First Mtg. with- District 504/IEP Personnel Tomorrow

Discussion in 'Special Ed 101' started by MyGoosesMom, Feb 28, 2007.

  1. MyGoosesMom

    MyGoosesMom New Member

    Hi everyone.
    I just spent a relaxing 5 days at my best friend's house in VA Beach - no kids, no hubby - just us girls. NICE

    My PH was supposed to meet with the school last Thursday to discuss the Goose and ways to help him succeed, but it was cancelled...so we were rescheduling for next week.

    Yesterday the school's AP called to discuss and an issue Goose had with his teacher and said, "I don't agree with how this was handled, we need to have this meeting now to protect him."

    So--I have read up on the process, but I am still nervous.

    Are there certain modifications anyone here feels we should insist on trying to obtain? Are there approaches that have worked well that anyone wants to share?

    Just a nervous mom getting ready to hear people talk about the worst characteristics of my child and I am nervous.

    Thanks,
    Me
     
  2. Martie

    Martie Moderator

    Dear me,

    It's great you had a good vacation--

    We deal in acronyms here a lot but I am stumped. What is a PH and what is an AP?

    If your child does NOT have an IEP--(is eligible for special education) then this AP person is one of the few in a school district who understands and owns up to the fact that the MAIN benefit of Sp Ed qualification for some difficult children is the protection from undue suspensions and expulsion is NEVER allowed--at least not at age 9.

    I say this over and over, "get your kid qualified BEFORE middle school to protect him." Often those without IEPs are easily pushed out or expelled.

    The relevant question is, "Does your child have an IEP now?" I cannot respond beyond the basics without knowing the answer. If the answer is, "No," then go to the Getting Started thread in the Archives of Sp Ed 101. In brief, there needs to be an evaluation, the manner and content of which is prescribed by law, and it must be done within 60 days, unless your state says sooner. Then there will be a qualification meeting by the evaluation team--called by different names in different staes, but it is crucial that you understand you are a FULL member of the team that makes the decision. Hopefully if the AP person thinks difficult child should be qualified, you won't have to fight. Then an IEP addressing both behavioral and academic needs would be written. FIRST, he has to qualify.

    I have to go to work. I'll be back on tonight. Hopefully, Sheila or someone else will provide more details and links.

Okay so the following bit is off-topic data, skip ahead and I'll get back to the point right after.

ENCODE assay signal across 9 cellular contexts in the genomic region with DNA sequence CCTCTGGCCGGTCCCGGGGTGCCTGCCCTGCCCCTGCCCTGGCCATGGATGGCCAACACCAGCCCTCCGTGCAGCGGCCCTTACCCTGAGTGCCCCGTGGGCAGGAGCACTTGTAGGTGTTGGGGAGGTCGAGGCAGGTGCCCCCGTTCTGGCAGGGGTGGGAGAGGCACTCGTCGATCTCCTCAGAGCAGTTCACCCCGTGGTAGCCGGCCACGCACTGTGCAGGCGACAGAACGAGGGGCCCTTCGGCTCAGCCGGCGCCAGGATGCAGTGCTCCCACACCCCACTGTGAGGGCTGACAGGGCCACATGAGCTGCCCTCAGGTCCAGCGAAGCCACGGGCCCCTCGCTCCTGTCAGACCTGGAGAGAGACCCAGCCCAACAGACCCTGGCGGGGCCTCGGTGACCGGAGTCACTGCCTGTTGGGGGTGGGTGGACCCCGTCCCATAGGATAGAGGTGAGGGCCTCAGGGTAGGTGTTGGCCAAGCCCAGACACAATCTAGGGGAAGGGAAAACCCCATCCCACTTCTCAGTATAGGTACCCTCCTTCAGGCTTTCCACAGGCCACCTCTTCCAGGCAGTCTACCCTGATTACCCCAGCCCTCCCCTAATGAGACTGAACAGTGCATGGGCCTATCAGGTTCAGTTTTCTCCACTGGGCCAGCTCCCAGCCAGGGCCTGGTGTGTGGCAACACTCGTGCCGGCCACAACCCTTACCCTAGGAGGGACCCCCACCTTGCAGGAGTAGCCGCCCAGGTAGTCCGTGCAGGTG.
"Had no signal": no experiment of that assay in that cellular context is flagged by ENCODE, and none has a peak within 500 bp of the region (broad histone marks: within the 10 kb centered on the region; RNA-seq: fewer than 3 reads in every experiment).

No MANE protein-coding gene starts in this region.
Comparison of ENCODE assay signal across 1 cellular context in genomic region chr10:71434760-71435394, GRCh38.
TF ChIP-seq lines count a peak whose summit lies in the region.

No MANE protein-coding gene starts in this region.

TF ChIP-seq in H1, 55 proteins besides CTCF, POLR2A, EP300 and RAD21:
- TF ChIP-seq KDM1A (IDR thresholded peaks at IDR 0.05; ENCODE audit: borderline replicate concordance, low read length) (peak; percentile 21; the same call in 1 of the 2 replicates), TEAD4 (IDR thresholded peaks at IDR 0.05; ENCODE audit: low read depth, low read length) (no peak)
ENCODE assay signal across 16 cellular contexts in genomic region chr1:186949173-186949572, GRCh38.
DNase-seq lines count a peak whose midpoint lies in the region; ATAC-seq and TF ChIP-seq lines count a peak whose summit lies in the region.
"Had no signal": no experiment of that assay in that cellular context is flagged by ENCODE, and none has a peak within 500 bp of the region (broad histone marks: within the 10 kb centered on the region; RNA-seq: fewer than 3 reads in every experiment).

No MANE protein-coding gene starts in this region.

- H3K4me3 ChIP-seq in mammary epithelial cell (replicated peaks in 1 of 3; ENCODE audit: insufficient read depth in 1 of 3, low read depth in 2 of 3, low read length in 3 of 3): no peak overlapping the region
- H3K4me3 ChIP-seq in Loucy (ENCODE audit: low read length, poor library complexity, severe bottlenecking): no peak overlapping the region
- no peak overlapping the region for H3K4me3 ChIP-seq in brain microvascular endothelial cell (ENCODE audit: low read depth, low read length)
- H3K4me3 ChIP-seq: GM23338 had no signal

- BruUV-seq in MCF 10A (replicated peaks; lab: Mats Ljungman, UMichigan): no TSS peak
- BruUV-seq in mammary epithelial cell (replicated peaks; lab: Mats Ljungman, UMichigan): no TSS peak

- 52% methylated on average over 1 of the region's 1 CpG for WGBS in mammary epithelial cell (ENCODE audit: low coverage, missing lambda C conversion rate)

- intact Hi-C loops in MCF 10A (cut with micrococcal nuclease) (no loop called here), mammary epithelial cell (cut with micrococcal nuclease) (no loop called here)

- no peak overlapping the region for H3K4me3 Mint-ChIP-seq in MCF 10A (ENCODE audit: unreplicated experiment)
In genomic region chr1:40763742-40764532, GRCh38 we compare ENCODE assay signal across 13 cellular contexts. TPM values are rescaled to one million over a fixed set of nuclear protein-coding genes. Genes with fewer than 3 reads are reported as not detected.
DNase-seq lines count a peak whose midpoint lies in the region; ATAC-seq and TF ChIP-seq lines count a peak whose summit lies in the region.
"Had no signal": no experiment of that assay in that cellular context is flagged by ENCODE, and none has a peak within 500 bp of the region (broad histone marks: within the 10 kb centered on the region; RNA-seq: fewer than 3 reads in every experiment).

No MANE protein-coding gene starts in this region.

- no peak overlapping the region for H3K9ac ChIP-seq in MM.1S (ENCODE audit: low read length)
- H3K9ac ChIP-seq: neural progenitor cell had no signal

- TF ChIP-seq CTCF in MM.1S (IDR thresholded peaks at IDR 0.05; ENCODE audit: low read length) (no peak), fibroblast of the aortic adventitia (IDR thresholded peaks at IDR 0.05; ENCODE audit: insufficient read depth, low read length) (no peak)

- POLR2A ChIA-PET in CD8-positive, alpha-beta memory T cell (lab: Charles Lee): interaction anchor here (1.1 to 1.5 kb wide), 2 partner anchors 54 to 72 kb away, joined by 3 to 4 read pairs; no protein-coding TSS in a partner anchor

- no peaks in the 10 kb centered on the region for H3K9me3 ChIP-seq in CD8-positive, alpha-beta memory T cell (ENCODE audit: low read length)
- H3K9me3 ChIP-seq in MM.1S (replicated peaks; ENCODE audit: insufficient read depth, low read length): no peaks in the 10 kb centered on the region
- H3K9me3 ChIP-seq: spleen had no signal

Martie
     
  3. MyGoosesMom

    MyGoosesMom New Member

    Hi there.
    PH = Perfect Husband
    AP = Assistant Principal

    There is no IEP at the moment. The paperwork for the testing has been submitted. Additionally, we are awaiting a call from Texas Children's Hospital to see if we can get him in there faster and into some therapy as well.

    It has taken the major part of this school year to get everyone - the AP, the Principal, the teacher, the Special Education people - to get ODD through their heads. Everyone says they haven't dealt with it much and don't know much about it. And they are starting to get he isn't doing this to anyone.

    We are going to the meeting with info on ODD for the staff and will have to fight the Principal for a teacher shift as we have determined the combination of my son and this teacher is nothing but volital.

    Sarah
     
  4. Martie

    Martie Moderator

    Around here your PH is a husband (dear husband) LOL

    AP I have never seen outside the context of advanced placement.

    It is a bit late, but what you should have done is sent a CERTIFIED letter to the Superintendent of Schools requesting a initial evaluation that is complete and legally correct. The letter would start a 60 day time-line. Your school district's ignorance is not an excuse and they are violating your son's rights under [20 U.S.C § 1414 et seq.]

    Unless there is an evaluation, you cannot have a meeting, called by various names in different states, that will decide if your difficult child is a "student in need of special education." If he is, then an IEP will be written. You can suggest goals and objectives that you think are appropriate--the school district does not have to accept them, but in a well working IEP meeting, if they did not like yours, they would state why and propose alternatives. It is not legal for a school district to come to the meeting with the IEP written although it happens frequently.

    I just posted the link to the "Getting Stated Thread" for JJJ. It's on page 3 of the Archives of Sp Ed 101. If you strike out at this meeting, you need in my opinion to start reading up on law and make sure your school district follows it. It is a lot of work to learn law but many parents here are effective advocates for their difficult children.

    My favorite law site is http://www.wrightslaw.com It is both authoritative and parent friendly.

    Good luck with the meeting--let us know what happens.

    Martie

     
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